Netanyahu’s Speech and the U.S. Congress
Prime Miniaster Benjamin Netanyahu’s speech before a combined session of the U.S. Congress yesterday was a thoroughly surreal experience. In the speech, Netanyahu pretended to be putting forth major concessions toward Palestine that could lead to the resumption of peace talks between the two parties, but the speech in fact was nothing more than standard Likud boiler plate that broke no new ground and was–as Netanyahu knew as he delivered it–totally unacceptable to the Palestinians (who promptly rejected it as “disappointing”). Everyone in the room or watching on television should have known that th speech was simply Bibi’s standard stump speech, but the U.S. Congress, interrupting him two dozen times with standing ovations, seemed to respond as if they were listening to a Churchillian oration. It was not, and the Congressional response was, in a word, unseemly.
Netanyau wasted no time demonstrating that he was not carrying an olive branch. Citing standard right-wing Israeli talking points, he reiterated that Judea and Samaria (J&S), as the Israelis like to refer to what the Arabs (and most of the rest of the world) refer to as the West Bank, was Israel’s, given to them by God in the Old Testament, and that the Israelis, despite this proper ownership, would be generous in making concession to carve out a Palestinian state somewhere on this piece of disputed ground that would include the abandonment of some of the Israeli settlements on the West Bank (oops, J&S). Those concession would not, however, include any part of Jerusalem, which he declared was the sole possession of Israel and its capital in perpetuity.
These two provisions alone gave away the seriousness of any peaceful intent that Netanyahu brought to the forum. Haaretz, the Israeli paper that opposes the Netanyahu regime across the board, referred to the speech as the “same old messages” that included endless conditions that have no relation to reality.” If reality entails meaningful concessions that will reactivate the peace process, their assessment is exactly correct, since the Netanyahu conditions leave very little territory to be negotiated as the basis of Palestine and set the context that any concessions will be the result of Israeli largesse. The speech effectively slammed the door not only on President Obama’s proposals of last week; they effectively end any prospects of Israeli-Palestinian negotiations for as long as Netanyahu is in office. Haaretz concludes that Netanyahu “is leading Israel and the Palestinians into a new round of violence, along with Israel’s isolation and deep disagreement with the American administration.” I find it hard to argue with that conclusion.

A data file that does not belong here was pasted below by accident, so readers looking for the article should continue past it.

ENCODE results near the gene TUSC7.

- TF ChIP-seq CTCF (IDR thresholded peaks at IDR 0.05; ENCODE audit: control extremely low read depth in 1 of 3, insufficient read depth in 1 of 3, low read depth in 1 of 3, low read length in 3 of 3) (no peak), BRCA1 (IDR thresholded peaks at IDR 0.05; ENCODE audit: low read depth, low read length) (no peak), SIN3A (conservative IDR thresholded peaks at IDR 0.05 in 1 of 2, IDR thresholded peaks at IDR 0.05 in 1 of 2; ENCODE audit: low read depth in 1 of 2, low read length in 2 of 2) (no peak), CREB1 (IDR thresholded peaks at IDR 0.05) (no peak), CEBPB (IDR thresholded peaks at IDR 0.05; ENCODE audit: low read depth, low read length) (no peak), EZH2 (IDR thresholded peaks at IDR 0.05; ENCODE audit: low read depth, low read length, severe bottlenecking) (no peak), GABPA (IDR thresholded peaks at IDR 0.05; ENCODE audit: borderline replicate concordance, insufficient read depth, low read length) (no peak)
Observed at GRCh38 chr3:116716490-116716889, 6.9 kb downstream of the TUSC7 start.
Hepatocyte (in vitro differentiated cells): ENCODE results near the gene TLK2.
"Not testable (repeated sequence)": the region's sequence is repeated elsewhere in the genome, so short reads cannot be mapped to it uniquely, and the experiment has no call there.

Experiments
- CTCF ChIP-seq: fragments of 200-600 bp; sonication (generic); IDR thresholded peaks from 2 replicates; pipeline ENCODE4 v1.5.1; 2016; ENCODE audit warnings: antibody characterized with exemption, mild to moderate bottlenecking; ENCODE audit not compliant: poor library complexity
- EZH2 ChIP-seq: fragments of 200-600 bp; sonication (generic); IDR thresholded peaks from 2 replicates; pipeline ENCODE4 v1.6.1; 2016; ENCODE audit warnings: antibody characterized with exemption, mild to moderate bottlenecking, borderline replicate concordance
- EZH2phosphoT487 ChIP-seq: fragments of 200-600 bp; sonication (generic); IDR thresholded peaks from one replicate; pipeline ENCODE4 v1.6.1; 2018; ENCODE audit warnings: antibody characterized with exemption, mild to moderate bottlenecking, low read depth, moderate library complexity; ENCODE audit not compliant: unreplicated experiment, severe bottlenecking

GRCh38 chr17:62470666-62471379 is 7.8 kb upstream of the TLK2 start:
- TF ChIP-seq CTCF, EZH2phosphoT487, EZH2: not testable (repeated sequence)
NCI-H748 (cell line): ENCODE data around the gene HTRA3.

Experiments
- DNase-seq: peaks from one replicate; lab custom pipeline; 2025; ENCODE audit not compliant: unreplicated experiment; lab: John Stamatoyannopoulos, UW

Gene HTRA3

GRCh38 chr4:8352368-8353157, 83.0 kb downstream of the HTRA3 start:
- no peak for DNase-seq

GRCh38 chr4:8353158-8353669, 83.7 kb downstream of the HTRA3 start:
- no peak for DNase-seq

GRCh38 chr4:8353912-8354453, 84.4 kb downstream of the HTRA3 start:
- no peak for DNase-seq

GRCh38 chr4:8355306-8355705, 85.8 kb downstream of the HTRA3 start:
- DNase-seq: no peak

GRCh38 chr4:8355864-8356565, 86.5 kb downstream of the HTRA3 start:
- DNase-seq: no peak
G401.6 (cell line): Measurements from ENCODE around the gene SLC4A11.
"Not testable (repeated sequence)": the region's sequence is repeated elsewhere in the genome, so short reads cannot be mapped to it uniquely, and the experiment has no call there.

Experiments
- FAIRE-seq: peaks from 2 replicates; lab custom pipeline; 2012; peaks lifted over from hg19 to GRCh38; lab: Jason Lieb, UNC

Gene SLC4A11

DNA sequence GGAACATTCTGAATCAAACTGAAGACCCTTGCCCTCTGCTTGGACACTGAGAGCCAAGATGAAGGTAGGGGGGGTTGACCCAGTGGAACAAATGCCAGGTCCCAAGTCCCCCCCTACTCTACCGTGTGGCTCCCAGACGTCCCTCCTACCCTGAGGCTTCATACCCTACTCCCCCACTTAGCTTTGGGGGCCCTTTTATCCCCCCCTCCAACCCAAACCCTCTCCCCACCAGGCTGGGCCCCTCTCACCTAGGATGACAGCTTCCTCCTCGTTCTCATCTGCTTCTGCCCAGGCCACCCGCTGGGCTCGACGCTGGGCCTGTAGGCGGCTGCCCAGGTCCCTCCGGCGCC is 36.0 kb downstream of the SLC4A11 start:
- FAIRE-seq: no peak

Then there was the Congressional response. The assembled Senators and Representatives hung on and cheered every hard-line word that Netanyahu spoke, and one can assums that there will be lots of Israeli TV commercials documenting that support when the next Israeli election is held. Did they know what they were cheering? Does the United States Congress reject the idea of meaningful dialogue between Israel and the Palestinians, which is the inevitable result of Netanyahu’s speech? Or were the collected members, ever vigilant to instant polls, election prospects in 2012 and how full their reelection coffers would be, simply pandering to what they assume was American opinion on this subject?
It is incoceivable to me that the 500+ rpresentatives and others in attendance did not recognize Netanyahu’s speech for what it was: a basic, if nicely presented, reiteration of the standard right-wing, pro-settler Israeli position that broke no new ground and was not intended to be a diplomatic outreach but a simple statement of political position. Recognizing that politics no longer ends at the water’s edge, the speech was also a condemnation of the position of the government of the United States, and like that position or not, those Congressional “spring butts” (a term I learned at the US Aifr Force Command and Staff College as the reflexive response of some officer “brown nosers”) were cheering against their own government. Where was the “America, Love It or Leave It” crowd on that part). If you are a Palestinian today, you can only conclude, rightly or wrongly, that the Congress of the United States is your enemy. Is that what the members sought to convey?
Those who support the Netanyahu position, both here and in Israel, will no doubt respond negatively to these words. That is fine: the heart of dialogue is accepting contrary views and working from them. Having said that, I find it shocking, and yes, surreal, that this event occurred the way it did. To put it simply, a foreign official was invited to speak to the legislative branch of another country, where he berated and openly opposed the foreign policy of his closest ally to the cheers of that legislative body. Simply unbelievable!